Scene from Hag. Picture by Richard Davenport.
LOST AT SEA
WE spoke to Bonnie Mitchell, a producer of Hag — which is being performed at Quay Arts, Newport, next Saturday, August 31.
Q. Tell us about your new show,Hag:
A. "It’s a re-imagining of one of Slavic folklore’s most extraordinary characters, the child-eating hag-witch Baba Yaga, and a girl called Lisa, who crosses her path."
Q. What inspired the show?:
A. "When we first came together as The Wrong Crowd, there was a pool of stories we both loved and were interested in exploring.
One was a Baba Yaga story usually known as Vasilisa the Wise and we knew there were also hundreds of other stories that featured Baba Yaga across Slavic folklore.
This seemed really fascinating, so we started to find and read those other stories and we’ve ended up making a show inspired by a number of them, which fuses different aspects and elements from our own imaginations as well. "
Q. What should people expect?:
A. "As a company we make visually inventive work with strong stories at their heart. We love to fuse together live action, music, song and puppetry, with some dark humour thrown in, and want an audience to feel their imaginations have had a work out."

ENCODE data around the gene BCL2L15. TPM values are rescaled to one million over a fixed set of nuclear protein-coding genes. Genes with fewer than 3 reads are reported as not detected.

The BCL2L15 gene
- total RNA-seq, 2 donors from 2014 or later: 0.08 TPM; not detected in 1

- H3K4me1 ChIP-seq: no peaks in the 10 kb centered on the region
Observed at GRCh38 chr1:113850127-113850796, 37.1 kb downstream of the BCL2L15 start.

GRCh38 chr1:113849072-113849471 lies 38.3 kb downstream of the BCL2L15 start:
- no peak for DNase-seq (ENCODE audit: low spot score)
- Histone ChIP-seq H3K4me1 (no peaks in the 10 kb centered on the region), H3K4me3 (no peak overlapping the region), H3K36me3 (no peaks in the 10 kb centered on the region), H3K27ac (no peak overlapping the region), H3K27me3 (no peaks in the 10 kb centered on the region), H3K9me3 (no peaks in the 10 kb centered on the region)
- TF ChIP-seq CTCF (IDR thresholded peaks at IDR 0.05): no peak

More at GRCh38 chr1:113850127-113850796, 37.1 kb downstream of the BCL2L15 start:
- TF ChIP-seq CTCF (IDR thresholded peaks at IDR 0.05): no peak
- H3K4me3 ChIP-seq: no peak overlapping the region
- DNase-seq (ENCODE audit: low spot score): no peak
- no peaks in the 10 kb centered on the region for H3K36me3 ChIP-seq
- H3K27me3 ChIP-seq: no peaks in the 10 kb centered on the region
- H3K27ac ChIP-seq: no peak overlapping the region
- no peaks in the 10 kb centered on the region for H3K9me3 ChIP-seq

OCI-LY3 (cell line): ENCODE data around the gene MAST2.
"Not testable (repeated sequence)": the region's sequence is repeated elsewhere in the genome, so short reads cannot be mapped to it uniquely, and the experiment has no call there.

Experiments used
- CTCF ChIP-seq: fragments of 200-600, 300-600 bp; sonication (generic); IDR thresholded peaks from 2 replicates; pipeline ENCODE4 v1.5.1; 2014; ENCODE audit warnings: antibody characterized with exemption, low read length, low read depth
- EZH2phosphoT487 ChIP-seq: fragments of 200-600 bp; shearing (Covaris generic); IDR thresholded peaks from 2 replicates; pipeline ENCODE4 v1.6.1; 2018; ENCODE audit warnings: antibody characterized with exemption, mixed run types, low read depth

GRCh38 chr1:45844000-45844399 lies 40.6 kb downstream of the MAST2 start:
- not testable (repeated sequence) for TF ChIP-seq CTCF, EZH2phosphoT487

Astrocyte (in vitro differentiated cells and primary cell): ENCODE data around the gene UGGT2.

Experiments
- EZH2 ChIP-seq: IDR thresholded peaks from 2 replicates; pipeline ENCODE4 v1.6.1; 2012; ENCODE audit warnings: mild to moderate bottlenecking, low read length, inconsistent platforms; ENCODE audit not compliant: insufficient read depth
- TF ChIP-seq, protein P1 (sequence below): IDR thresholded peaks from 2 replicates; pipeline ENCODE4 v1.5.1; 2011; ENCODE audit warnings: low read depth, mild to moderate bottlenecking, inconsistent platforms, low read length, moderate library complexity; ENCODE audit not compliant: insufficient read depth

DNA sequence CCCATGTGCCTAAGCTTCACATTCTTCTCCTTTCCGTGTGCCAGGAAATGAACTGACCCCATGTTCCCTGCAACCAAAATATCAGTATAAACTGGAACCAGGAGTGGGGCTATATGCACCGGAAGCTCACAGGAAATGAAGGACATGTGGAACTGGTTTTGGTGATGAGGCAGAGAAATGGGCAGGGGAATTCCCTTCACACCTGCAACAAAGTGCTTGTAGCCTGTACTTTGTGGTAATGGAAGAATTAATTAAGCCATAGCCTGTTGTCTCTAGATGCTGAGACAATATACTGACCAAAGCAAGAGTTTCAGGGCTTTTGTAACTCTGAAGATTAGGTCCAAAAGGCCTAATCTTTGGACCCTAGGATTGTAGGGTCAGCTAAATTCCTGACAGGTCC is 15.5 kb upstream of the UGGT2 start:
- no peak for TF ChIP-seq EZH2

The main character, Baba Yaga, is a sinister, child-eating monster, what made you choose her as as a central character?:
"She is a wonderfully ambiguous character and quite unlike the two-dimensional witches in the stories we grew up with. She is a destroyer but also a teacher and we wanted to explore what it would be like for her to become the storyteller in her own tale. Hags and witches have a pretty bad press in popular culture and we wanted to explore a little of why she is such an important force to respect and celebrate in all her fierce hideousness."
Q. Tell us why you use puppetry in shows aimed at adults and older children?:
A. Puppetry is an amazing tool in theatre and we feel passionately it should be taken seriously as a form in adult theatre, which is an argument that many companies have been making for years, with powerful and convincing work."
Q. What will people take away with them?:
A. "Baba Yaga could be thought of as representing those experiences in life that come out of the blue and whip the rug out from under your feet. We’ll probably all have them at some point during our lives and the show might speak to those experiences for people."